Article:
Immigration workshop teaches ways to work for reform

By Trevor Wallace
October 8, 2009

Shannon Keough

As part of a push to help reform the current immigration laws, an immigration reform workshop was held on Tuesday, Oct. 6, as part of Fair Trade Day. Consisting of two parts, the workshop dealt with how students can organize events on campus to promote awareness, and how to deal with the subject on a larger scale by contacting Congress to present the immigration reform topic.

The workshop had in attendance immigration reform representatives, as well as students and faculty from Cabrini College and St. Joseph’s University. Chris West, a community organizer with Catholic Relief Services from the Baltimore headquarters and Jill Gerschutz, a member of Justice For Immigrants, led the workshop in an engaging discussion on how to start the process for changing current immigration laws.

“We want to design a system that will allow immigrants into our country, which will alleviate the pressure on our borders, and fix a broken system,” West said.

At present, insufficient work visas are issued for immigrants who migrate into our country to fill needed jobs, according to Gerschutz. Immigrants who do not get the needed visa sometimes make long journeys sometimes walking three days into the deserts of America’s southern border states, to come to find jobs that will keep their families in other countries alive and well.

Church’s recommendations for rewriting American law on the current immigration system, West and Gerschutz have held numerous workshops to bring students together to make a change.

“Prior to the mid 1990s signing of NAFTA’s strengthening of border control, 80 percent of immigrants were able to find work within two weeks of entering the country, the same country where the duration of unemployment insurance has been lengthened under the Obama administration,” Gershutz said.

Since 1994, over 100,000 families have been split apart because of issues of citizenship and proper documentation within the family. As a result of this, $35 billion has gone to border enforcements since then.

“Immigration reform is a necessity,” says reform supporters. In agreement with United States bishops, they want part of the reform to require illegal immigrants to pay a fine and get in the back of the line to earn citizenship. This would be opposed to what happens now, where immigrants without proper documentation are deported immediately, leaving behind families and lives they’ve created in America.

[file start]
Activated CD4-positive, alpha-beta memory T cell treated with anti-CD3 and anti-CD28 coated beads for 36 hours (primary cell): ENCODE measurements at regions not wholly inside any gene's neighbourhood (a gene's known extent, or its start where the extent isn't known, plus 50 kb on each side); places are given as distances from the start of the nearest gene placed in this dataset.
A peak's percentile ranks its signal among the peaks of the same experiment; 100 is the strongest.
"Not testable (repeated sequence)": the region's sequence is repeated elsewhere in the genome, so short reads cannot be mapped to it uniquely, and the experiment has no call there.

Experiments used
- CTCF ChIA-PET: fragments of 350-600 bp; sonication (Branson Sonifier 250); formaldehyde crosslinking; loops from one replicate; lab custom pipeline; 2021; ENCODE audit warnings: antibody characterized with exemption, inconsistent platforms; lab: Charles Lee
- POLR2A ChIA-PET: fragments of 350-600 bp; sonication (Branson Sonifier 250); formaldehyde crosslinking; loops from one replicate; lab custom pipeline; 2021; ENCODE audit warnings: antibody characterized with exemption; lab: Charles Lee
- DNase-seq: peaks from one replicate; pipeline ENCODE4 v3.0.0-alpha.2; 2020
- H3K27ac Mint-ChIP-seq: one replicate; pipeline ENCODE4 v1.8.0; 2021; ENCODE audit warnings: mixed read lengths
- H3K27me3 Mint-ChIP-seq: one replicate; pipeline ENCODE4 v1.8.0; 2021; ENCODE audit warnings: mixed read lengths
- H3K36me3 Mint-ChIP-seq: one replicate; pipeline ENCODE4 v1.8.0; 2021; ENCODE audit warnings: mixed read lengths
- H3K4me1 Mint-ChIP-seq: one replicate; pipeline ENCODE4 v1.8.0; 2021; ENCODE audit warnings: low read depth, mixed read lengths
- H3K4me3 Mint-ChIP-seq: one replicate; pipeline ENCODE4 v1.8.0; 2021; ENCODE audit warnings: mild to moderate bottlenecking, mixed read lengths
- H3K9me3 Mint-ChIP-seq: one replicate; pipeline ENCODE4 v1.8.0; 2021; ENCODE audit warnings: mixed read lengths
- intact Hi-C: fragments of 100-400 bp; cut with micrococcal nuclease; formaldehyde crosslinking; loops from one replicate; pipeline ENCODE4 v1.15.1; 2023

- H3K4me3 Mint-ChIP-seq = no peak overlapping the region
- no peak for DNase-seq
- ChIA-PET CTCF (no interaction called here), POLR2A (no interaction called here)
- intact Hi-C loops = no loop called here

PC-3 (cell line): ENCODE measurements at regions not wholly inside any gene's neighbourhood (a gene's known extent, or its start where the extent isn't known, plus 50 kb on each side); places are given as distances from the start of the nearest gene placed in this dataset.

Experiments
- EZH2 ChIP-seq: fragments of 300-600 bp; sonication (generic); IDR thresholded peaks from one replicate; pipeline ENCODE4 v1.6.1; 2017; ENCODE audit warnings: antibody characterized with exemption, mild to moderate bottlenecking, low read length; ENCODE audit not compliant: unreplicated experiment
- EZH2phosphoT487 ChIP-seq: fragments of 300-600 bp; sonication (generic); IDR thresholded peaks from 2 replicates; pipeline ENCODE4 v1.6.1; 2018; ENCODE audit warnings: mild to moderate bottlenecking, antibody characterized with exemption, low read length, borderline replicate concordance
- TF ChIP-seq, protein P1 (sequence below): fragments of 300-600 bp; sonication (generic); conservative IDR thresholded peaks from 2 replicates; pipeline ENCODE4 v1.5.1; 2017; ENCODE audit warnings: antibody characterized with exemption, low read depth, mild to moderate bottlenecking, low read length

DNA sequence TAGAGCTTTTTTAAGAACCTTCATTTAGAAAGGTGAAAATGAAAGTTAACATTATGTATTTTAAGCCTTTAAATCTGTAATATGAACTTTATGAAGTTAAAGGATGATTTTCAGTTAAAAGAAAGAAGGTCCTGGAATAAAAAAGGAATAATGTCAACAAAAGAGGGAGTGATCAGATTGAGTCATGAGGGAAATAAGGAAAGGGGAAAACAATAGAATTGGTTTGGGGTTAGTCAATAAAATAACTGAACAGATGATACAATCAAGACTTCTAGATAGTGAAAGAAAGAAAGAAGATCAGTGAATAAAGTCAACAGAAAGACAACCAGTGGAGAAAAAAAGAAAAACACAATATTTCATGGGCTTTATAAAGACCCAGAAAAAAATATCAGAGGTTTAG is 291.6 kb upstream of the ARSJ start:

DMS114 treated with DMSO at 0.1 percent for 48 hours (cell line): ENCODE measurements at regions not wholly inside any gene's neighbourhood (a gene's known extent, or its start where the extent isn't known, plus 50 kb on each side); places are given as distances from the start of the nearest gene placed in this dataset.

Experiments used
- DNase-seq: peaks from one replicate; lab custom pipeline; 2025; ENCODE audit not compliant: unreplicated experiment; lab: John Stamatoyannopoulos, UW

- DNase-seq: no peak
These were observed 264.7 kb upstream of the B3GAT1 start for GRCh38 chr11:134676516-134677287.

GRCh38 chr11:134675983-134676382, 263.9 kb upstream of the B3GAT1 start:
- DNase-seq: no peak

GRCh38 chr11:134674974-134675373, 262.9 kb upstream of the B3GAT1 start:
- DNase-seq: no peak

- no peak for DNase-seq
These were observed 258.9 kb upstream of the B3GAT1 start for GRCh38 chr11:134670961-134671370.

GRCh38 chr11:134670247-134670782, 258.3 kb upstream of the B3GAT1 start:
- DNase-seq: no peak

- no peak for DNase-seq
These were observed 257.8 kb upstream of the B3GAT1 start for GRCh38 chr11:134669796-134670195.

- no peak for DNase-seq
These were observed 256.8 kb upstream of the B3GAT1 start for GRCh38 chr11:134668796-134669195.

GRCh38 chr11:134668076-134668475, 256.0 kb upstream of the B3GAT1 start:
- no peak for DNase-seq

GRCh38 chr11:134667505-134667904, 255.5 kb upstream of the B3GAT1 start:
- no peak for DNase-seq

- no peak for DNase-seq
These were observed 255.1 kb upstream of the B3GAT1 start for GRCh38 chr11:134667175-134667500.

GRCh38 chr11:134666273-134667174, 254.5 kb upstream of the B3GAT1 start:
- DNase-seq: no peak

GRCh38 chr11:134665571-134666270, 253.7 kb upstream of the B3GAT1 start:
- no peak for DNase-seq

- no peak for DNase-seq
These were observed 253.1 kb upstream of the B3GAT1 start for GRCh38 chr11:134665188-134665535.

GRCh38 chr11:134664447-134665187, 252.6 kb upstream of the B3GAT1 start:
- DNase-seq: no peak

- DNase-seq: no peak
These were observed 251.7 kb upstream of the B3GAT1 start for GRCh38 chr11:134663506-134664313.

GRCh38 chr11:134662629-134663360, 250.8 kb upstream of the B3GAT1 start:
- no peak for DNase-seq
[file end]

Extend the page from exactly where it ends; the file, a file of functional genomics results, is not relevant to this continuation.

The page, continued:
According to Gershutz, American law has come to a point where illegal immigrants are stripped of due process, even though it is stated in the constitution that due process is an inalienable right to all humans.

After discussion of immigration as it is today, the workshop was split into two parts, each dealing with organization skills to promote awareness and how to present arguments to Congress to get their attention.

“The best way to get people involved is simply by asking them,” West said.

In order to help awareness on campus with organizing skills are needed to entice people’s self interests, so that they will come to meetings and participate in other projects.

West pointed out that whoever controls the language controls the debate, so how the problem is defined matters. West suggested starting from the premise that the actual current immigration policy is broken, which would then change the way people approach the problem.

Dr. Mary Laver, director of international partnerships, oversaw the event and is an avid supporter of the need for immigration reform.

“What is the human cost of our current immigration policy?” Laver asked. “Our goal is to help raise awareness among non-immigrants, because these are the people who can vote and influence our policy makers.”

If students want to become a part of the reform movement, students can contact Cabrini’s CRS ambassadors, or email Jill Gerschutz at

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Trevor Wallace

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